Trial Lawyer Makes Career Change To Teach Peace Making Skills Through Mediation

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"It is now time for US and world negotiators to create cohesive peace making policies, learn mediation strategies, and work within the framework of long term goals," Douglas E. Noll says in reference to the US policy of spending trillions of dollars in areas of conflict on military exercise plans.

Douglas E. Noll, professional mediator and author of Elusive Peace: How Modern Diplomatic Strategies Could Better Resolve World Conflicts, teaches the dynamics of mediating world peace after leaving a successful career as a trial lawyer. Noll sends a warning to International Criminal Court. “In issuing arrest warrants for Moammar Gadhafi and his son on charges of crimes against humanity, the peace process is compromised. Someone engaged in gross human right abuses will not want to negotiate as long as they face criminal liability. We just lost an important mediating chip,” Noll explains.

As a peace maker Noll teaches mediation techniques with leaders in areas of instability and conflict and has a personal mission. Besides negotiators needing to understand the concepts of peace making through mediation, I am committed to educating US citizens about our deeply unsettling, and dangerously expensive policy of spending military dollars in areas of unrest without a cohesive plan that is congruent with the goals of this country. Noll tirelessly conducts book tours, writes blogs, and teaches in classroom settings to convert complex issues into understandable language. “I want soccer moms and dads to understand that their children’s future depends on a paradigm shift in thinking, strategies and implementation” Noll says.

“Peace making is not as sexy as guns and missiles, and doesn’t make front page news. The mediation process involves patience, tedious and insightful work. We must break language and cultural barriers and ‘get inside’ the other guys head. The problem doesn’t lie only in language barriers. Concepts, values and integrity have different meanings in different cultures. And, justice does not have the same meaning for all people. While I don’t advocate turning the other cheek when horrendous crimes are committed, mediation must include a cohesive plan without inconsistent and opposing goals,” Noll advises.

“While the International community wants to hold war criminals accountable, the cooperation of those criminals is necessary to secure peace. Gadhafi’s options are now reduced to run, hide, or fight. Putting him in this position does not serve the US goals of dissuading civil war, and ending the financial drain of spending $100 million or more a month on Libya,” Noll warns.

After a successful 22 year trial career, Doug decided that litigation was a wasteful way to resolve conflicts, and earned his Masters Degree in Peacemaking and Conflict Studies. Since then, he has dedicated his life to mediation and peacemaking. Today, Doug is a nationally recognized mediator, trainer, and speaker. He has hosted a weekly radio show dedicated to giving a voice to international peacemakers for over five years. His current pro bono project is training murderers committed to life sentences in the largest women’s prison in the world to become peacemakers and mediators (go to http://www.prisonofpeace.org for more information this project).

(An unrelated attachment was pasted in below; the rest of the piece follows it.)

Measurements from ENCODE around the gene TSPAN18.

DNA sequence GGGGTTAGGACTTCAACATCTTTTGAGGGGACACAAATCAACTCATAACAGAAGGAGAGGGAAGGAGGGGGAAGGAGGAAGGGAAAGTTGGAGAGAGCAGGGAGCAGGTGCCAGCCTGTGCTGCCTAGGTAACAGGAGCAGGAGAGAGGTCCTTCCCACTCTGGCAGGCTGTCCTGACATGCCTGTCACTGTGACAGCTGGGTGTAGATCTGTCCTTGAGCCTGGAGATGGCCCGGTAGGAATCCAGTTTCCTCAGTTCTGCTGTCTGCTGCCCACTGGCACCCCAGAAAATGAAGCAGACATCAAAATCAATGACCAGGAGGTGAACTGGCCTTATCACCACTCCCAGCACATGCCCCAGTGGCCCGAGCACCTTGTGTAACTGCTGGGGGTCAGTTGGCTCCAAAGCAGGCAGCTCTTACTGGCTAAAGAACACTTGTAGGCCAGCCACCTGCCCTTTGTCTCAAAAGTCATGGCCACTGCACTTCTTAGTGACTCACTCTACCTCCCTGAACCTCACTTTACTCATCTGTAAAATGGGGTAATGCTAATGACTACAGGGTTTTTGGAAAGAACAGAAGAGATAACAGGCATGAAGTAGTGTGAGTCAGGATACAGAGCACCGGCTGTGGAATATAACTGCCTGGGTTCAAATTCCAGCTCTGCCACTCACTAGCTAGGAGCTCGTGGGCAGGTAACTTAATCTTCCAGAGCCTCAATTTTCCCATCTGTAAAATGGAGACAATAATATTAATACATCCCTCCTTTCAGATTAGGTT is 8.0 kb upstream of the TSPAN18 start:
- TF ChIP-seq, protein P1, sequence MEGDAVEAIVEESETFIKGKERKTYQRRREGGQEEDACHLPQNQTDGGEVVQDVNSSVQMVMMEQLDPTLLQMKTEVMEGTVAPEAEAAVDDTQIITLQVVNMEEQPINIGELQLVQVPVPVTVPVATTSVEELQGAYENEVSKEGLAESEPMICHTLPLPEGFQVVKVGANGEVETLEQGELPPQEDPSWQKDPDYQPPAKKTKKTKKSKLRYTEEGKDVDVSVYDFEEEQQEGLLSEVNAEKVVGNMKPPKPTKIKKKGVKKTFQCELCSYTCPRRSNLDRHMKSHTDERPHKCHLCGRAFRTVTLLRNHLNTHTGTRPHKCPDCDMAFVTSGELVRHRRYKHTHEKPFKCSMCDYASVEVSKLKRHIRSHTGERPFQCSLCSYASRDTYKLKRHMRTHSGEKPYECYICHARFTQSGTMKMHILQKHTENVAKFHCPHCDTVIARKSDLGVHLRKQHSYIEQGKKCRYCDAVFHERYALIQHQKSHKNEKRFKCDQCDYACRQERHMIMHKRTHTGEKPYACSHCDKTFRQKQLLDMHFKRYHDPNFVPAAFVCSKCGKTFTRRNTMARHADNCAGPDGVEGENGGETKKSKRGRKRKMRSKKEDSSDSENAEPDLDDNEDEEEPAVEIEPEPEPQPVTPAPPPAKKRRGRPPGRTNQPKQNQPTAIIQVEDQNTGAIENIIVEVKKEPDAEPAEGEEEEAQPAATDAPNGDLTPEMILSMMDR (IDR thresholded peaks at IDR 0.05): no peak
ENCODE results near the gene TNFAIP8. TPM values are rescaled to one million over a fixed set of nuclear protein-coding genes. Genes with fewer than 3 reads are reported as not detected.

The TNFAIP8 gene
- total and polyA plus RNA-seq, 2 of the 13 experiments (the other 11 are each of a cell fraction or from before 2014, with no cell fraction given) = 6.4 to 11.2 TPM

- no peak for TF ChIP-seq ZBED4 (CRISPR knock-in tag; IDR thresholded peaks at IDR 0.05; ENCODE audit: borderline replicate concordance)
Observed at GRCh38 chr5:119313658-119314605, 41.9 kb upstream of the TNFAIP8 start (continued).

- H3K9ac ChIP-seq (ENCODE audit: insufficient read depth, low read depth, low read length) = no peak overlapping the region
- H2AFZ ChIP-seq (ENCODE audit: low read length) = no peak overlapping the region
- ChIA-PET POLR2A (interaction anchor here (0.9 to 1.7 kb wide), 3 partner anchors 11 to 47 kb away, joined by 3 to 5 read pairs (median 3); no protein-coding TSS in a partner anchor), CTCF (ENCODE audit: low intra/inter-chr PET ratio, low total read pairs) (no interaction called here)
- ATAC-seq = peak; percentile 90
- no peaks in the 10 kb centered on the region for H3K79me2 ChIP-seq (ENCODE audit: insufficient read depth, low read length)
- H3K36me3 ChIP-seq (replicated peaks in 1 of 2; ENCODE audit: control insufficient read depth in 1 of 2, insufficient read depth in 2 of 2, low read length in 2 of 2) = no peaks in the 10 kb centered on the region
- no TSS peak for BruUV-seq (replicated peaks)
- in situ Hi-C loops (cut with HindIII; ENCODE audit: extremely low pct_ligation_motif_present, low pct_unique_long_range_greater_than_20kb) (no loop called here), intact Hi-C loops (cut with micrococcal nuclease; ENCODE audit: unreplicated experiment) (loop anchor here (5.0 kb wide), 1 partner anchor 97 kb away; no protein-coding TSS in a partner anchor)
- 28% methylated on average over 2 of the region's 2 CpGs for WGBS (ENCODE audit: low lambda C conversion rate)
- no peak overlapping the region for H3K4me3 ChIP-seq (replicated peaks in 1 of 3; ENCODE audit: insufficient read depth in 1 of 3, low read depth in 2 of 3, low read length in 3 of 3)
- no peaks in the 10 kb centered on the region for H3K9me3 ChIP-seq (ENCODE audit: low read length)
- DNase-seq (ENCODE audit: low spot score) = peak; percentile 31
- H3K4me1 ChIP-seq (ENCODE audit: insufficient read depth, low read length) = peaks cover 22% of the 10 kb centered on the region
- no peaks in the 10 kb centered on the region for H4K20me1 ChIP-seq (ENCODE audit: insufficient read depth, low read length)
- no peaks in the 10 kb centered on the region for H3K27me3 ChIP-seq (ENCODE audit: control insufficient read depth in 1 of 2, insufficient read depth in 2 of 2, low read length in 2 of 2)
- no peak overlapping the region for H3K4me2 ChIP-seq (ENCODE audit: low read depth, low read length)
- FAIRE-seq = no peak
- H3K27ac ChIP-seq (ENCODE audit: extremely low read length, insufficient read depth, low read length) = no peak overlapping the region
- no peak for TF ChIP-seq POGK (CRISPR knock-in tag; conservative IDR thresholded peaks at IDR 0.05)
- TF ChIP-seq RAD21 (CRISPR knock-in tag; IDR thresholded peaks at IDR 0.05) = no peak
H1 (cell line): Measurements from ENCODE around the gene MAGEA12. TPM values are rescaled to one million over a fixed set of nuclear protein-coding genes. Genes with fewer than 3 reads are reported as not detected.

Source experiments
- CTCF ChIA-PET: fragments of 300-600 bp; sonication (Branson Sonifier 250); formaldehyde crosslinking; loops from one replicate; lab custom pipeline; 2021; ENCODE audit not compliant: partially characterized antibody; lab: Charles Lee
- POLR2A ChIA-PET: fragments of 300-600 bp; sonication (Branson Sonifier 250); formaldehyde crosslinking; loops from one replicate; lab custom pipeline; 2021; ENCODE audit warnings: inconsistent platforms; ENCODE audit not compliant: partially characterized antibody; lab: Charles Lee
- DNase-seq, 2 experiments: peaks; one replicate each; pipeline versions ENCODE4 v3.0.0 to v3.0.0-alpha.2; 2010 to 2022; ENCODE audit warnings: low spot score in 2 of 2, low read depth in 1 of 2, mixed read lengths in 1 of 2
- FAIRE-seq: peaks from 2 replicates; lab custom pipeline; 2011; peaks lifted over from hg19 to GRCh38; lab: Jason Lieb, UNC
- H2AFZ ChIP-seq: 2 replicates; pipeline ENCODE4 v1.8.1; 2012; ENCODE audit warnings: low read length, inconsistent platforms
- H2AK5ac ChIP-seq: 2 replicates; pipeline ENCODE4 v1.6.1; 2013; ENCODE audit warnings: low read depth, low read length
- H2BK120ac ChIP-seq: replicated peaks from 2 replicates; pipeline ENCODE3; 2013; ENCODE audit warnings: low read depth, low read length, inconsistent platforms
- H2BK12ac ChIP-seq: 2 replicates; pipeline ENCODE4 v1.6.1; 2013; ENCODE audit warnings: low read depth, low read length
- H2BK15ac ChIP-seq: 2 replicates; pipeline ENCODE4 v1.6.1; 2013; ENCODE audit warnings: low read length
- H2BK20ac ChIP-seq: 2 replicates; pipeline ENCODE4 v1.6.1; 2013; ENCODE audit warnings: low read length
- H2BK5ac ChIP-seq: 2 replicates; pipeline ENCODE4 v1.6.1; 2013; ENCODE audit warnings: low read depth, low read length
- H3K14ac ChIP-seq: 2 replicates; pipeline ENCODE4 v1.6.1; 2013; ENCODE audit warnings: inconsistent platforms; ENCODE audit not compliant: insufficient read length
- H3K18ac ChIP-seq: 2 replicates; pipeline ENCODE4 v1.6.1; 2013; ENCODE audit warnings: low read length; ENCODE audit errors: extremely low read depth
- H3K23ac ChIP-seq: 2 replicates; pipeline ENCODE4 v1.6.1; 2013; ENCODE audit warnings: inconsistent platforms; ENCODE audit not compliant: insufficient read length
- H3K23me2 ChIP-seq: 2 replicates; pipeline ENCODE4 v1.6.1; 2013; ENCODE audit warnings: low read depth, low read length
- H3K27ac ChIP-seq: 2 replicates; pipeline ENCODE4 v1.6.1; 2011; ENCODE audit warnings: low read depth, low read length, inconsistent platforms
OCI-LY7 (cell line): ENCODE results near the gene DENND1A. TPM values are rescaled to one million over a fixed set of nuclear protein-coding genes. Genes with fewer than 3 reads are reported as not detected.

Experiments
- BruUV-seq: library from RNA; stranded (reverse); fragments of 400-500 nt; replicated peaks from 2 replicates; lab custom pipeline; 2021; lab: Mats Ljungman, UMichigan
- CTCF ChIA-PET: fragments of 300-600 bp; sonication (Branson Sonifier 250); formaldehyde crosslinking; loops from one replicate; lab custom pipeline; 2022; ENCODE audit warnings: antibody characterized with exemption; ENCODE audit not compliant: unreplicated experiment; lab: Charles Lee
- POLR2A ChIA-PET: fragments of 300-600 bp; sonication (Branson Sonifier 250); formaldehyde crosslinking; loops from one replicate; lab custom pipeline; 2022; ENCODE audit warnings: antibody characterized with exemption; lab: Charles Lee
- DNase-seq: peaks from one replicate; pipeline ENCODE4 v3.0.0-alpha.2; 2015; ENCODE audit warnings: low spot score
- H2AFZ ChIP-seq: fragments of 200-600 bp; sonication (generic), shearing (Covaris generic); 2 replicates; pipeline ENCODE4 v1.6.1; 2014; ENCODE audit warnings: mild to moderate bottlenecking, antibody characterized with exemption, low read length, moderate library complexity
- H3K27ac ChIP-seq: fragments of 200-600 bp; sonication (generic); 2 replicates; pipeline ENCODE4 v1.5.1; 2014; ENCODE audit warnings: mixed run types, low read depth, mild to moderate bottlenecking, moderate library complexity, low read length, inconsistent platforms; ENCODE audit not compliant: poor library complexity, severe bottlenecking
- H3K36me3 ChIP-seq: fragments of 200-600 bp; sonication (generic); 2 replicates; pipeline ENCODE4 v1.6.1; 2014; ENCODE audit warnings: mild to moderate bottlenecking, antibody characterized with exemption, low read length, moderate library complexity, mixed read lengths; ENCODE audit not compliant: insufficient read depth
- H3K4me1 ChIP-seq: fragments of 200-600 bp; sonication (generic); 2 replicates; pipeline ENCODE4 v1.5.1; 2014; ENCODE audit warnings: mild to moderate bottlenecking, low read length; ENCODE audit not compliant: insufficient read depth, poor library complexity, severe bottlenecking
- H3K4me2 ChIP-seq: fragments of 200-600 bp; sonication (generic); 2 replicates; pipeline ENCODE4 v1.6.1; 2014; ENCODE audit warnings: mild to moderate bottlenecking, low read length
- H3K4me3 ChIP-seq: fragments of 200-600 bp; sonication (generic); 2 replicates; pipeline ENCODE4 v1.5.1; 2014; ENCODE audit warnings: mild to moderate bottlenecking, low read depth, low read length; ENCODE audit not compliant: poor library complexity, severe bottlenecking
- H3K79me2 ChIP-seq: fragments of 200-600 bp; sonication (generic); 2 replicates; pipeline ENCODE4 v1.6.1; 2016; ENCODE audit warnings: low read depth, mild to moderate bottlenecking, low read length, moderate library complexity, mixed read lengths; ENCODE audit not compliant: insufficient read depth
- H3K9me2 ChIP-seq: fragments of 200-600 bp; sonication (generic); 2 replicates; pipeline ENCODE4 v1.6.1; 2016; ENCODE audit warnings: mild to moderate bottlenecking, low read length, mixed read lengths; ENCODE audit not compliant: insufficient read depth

Professionally, Doug is a Distinguished Fellow of the International Academy of Mediators, a Distinguished Fellow of the American College of Civil Trial Mediators and on the American Arbitration Association panel of mediators and arbitrators. Doug was one of the first U.S. mediators certified under the international mediator standards established by the International Mediation Institute based in The Hague, Netherlands.

He is an author of the books Elusive Peace: How Modern Diplomatic Strategies Could Better Resolve World Conflicts (Prometheus, in press for release Spring 2011), Sex, Politics & Religion at the Office: The New Competitive Advantage (Auberry Press 2006), with John Boogaert, and Peacemaking: Practicing at the Intersection of Law and Human Conflict (Cascadia Publishing House 2002), and numerous chapters and articles on peacemaking, restorative justice, conflict resolution and mediation. He is a sought after mediator trainer, lecturer, speaker, and continuing education teacher. Doug has been recognized as one of the Best Lawyers in America by U.S. News & World Report and is a Northern California Super Lawyer in Alternative Dispute Resolution. He has mediated over 1,500 conflicts, including business disputes, clergy sexual abuse cases, victim-offender criminal cases, and large litigated cases. His particular interest is in deep, intractable conflicts where emotions are running high.

As he became interested in international mediation efforts Noll observed that international mediators, for the most part, were inexperienced in the science and art of mediation. Their rookie mistakes were making things worse, often leading to genocide or further war. Unfortunately, political leaders, diplomats, special envoys, and retired generals are often appointed to a job for which they are not trained nor have sufficient aptitude. Elusive Peace shows why we can no longer afford to allow political, diplomatic, and military leaders mediate peace accords. They simply don’t know what they are doing. For more information visit http://www.elusivepeace.com. For media inquiries contact Diane Dennis, Inspired Media Communications at 503-678-1356 or dianeden(at)centurytel.net

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